if an 16' sailboat is carrying a metal plate board the width of the board might be 1/4 inch or 3/8ths.... where that same boat might have a wood and glass foil an inch thick! a factor of 4 times thicker, meaning the foil must displace 4 cubed times as much water as the plate when traveling at high speed through the water column.

    Although it might be counterintuitive,the volume of water displaced isn't the sole determinant of drag.the following illustration is quite well known and shows a round section next to a NACA section with the same drag.




    On a different note,now that we have got round to discussing pivot holes and bushes,what are the details of this particular vessel?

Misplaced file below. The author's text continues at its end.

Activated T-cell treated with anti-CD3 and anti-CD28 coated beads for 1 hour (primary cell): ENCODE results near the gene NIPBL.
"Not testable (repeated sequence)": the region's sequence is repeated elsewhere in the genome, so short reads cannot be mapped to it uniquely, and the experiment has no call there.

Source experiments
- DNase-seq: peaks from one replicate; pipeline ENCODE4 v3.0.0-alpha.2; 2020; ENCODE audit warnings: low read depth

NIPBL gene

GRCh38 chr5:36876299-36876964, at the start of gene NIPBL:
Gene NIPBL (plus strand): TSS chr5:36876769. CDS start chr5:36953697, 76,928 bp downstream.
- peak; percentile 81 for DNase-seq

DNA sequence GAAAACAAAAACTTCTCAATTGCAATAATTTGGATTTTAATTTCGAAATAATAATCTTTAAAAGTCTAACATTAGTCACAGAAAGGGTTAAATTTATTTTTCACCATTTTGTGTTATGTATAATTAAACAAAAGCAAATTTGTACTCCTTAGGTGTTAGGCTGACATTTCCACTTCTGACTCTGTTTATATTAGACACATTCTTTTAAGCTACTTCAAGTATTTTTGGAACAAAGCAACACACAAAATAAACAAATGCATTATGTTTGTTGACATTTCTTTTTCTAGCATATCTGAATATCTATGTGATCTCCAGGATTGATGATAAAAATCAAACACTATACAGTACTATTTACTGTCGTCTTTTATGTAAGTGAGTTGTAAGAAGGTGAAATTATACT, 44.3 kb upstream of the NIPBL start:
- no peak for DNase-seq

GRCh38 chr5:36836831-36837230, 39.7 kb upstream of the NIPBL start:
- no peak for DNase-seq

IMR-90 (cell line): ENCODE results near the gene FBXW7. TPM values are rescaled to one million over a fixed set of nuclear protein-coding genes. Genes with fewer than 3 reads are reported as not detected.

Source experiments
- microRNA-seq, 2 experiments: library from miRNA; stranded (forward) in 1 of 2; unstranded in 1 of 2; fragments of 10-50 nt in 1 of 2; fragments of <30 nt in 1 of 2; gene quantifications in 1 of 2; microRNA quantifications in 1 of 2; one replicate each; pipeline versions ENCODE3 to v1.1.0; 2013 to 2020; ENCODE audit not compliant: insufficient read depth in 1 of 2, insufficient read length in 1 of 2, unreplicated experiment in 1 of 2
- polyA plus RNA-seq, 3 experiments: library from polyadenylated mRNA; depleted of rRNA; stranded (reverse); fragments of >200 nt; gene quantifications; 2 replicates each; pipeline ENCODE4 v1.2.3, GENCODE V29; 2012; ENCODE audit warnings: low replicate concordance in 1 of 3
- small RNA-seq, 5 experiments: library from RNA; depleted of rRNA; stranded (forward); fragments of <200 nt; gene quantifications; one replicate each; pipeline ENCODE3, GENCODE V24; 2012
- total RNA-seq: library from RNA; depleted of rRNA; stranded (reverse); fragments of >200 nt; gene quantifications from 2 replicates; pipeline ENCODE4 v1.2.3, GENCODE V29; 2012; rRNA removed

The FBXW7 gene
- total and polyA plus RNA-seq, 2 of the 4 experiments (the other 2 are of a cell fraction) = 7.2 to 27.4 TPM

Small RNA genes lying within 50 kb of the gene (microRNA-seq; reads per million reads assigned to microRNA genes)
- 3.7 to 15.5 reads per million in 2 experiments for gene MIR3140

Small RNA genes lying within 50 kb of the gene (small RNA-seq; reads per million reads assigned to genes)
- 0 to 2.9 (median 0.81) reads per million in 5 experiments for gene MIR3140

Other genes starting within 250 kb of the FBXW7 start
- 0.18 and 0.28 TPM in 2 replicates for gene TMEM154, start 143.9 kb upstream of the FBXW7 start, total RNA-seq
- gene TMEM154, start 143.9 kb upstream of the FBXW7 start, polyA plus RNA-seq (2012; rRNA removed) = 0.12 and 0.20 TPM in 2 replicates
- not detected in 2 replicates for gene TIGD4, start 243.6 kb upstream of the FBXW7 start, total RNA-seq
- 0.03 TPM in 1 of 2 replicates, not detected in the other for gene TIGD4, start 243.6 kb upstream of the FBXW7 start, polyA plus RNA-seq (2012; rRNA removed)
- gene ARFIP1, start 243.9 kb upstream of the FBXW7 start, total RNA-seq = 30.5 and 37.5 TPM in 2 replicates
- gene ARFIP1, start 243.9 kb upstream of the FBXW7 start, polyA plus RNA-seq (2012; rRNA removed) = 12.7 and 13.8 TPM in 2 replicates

25. #60
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    Quote Originally Posted by John Meachen View Post
    Although it might be counterintuitive,the volume of water displaced isn't the sole determinant of drag.the following illustration is quite well known and shows a round section next to a NACA section with the same drag.




    On a different note,now that we have got round to discussing pivot holes and bushes,what are the details of this particular vessel?


    It's non-existent at the moment! I'm working on small items first, so I can fit everything in a small build space and so I'm not horribly frustrated when the hull is done!

    I have a yard and boom (the jaws aren't attached yet - something else I'm still thinking about...) and I have the wood for the mast. Hopefully it'll become a mast next week.

    The boat will be an Oughtred Guillemot.... when there's something to post, I'll post!

    😁